National Freedom Front leader and Joint Opposition firebrand, Wimal Weerawansa, MP, has, true to form, rattled the cage of many a government politician. He said, with his trademark grin, that a bomb should be dropped on Parliament unless at least 76 MPs opposed constitutional reforms, thereby, denying the government a two-thirds majority. The yahapalana leaders have thrown up their hands in horror, asking for protection. At least, that is what Speaker Karu Jayasuriya has told the media; he has threatened action against Weerawansa for issuing what is being described as a threat.
Most of the yahapalana politicians in the current government were part of the UNP-led UNF administration from 2001 to 2004. They never so much as uttered a whimper of protest, let alone take action, while the LTTE was perpetrating numerous acts of terrorism. Nay, they grovelled before Prabhakaran, who posed the biggest threat to Parliament, and did their damnedest to appease him. Now, they pretend to be a bunch of terrified thothttha babas (babes in arms); they would have us believe that something, uttered by a loose-tongued Opposition politician, has given them a scare!
The yahapalana politicians are baying for Weerawansa’s blood over his statement because they are pursuing a vendetta against him. Their claim of a serious threat to their lives is, not to put too fine a point on it, pure bunkum. Instead, it is they who are a threat to others. A UNP provincial councillor with underworld links has recently been arrested following a fierce gun battle with the elite police commandos! A lethal haul has also been recovered from his residence. The SLFP also has underworld characters within its ranks.
President Maithripala Sirisena has, in a bid to make a public display of his compassion, pardoned an LTTE cadre who had tried to bomb him while he was in the Rajapaksa government. So, why is the government making an issue of a mere statement a frustrated Opposition MP has made?
Weerawansa’s statement in question would have caused serious concern to us if he had made it as a member of the JVP during the second southern insurrection in the late 1980s, when a grenade was lobbed at a government group meeting in Parliament. He and other JVP cadres who dreamt of blowing Parliament sky high have now been reduced to a bunch of lackeys at the beck and call of the two main parties. His erstwhile comrades, still flaunting a revolutionary cause, are cohabiting, for all practical purposes, with the very capitalists who unleashed barbaric violence to crush their bloody uprising and, above all, had their beloved founder leader cremated even before he had breathed his last.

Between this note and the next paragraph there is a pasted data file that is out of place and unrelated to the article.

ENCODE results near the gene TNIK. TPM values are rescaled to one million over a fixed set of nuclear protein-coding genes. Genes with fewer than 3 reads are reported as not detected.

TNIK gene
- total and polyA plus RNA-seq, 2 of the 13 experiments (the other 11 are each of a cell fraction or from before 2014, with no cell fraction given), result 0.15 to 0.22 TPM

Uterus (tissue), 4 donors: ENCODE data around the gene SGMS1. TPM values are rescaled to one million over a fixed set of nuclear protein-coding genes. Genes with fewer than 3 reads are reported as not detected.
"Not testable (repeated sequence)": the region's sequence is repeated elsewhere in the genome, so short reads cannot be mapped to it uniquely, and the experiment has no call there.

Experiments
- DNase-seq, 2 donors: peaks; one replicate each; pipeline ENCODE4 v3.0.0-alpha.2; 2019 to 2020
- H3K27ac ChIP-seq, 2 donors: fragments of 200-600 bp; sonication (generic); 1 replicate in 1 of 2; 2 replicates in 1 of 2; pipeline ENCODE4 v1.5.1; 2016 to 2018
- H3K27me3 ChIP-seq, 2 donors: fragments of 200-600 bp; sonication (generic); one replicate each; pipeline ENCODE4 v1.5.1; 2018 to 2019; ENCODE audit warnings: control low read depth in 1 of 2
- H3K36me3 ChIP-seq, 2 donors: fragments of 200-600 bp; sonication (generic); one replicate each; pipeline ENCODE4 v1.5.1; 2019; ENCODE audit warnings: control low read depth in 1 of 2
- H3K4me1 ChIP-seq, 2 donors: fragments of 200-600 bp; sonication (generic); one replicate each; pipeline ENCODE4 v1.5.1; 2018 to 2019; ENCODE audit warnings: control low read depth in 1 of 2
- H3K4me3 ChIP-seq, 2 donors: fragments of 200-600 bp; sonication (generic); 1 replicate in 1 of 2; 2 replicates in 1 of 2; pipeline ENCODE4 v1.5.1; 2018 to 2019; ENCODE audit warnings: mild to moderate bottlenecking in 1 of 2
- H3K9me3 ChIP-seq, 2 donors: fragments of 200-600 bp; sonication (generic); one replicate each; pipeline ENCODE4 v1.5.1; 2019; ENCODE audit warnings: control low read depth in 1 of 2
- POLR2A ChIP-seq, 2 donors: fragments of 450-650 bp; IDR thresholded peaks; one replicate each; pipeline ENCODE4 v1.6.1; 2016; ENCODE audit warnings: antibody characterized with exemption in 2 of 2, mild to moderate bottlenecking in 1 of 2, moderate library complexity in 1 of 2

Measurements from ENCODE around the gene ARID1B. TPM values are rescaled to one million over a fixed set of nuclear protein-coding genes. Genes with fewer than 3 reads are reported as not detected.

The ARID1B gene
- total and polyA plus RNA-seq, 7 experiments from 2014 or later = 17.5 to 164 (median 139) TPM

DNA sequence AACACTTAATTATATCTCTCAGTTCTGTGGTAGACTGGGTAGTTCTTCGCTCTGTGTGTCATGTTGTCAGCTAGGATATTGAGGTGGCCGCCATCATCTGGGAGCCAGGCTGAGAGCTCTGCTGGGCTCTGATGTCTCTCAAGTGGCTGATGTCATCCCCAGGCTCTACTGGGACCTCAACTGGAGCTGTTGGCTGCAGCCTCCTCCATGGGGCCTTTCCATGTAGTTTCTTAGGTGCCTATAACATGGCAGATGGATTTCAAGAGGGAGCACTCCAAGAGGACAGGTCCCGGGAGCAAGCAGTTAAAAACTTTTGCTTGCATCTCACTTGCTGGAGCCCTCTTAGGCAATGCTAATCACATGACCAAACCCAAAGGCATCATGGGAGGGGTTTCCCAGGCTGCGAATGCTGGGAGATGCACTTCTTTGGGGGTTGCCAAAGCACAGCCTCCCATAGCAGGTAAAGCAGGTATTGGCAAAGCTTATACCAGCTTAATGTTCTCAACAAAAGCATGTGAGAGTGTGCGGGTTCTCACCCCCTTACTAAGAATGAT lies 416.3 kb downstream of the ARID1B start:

With the kind of members it is burdened with, Parliament needs no enemies. The recently ratified Provincial Council Election (Amendment) Bill has had on Parliament a more devastating impact than a thousand bombs, in a manner of speaking. The original Bill had only one page containing four sections. By the time it was steamrollered through Parliament, it had as many as 21 pages. The yahapalana leaders had smuggled 27 sections into it at the committee stage so as to circumvent a Supreme Court ruling which thwarted their attempt to postpone the PC polls with the help of a previous Bill. The government has not only delivered a slap on the apex court but also caused a severe erosion of public faith in the legislative process. Bombs and guns, we repeat, can’t inflict so much of damage on Parliament.
Worryingly, standards of parliamentary debate continue to deteriorate. MPs are notorious for absenteeism and dereliction of duty. The House was half empty when Parliament celebrated its 70th anniversary on a grand scale recently. More often than not slanging matches and brawls pass for debates. Billions of rupees are unflinchingly allocated through supplementary estimates for ministers’ super luxury vehicles and perks for ordinary MPs.
So, instead of trying to make a mountain out of a molehill anent Weerawansa’s statement, the government ought to take cognizance of the fact that people are extremely resentful. Public anger can be far more destructive than bombs. The yahapalana leaders talk a blue streak while doing a precious little to improve people’s lot; they are busy feathering their nests instead. Corruption is rampant and so is the abuse of power. Most of the election promises have not been fulfilled. People have been denied their fundamental right to exercise their franchise and give vent to their pent-up anger. The government keeps postponing elections on some pretext or the other as it is scared of facing the electorate.
At this rate the day may not be far off when people seriously consider doing what is seen in the dramatic scene at the climax of the action flick, V for Vendetta, where thousands of livid pro-democracy protesters, wearing the Guy Fawkes masks, march on the British parliament.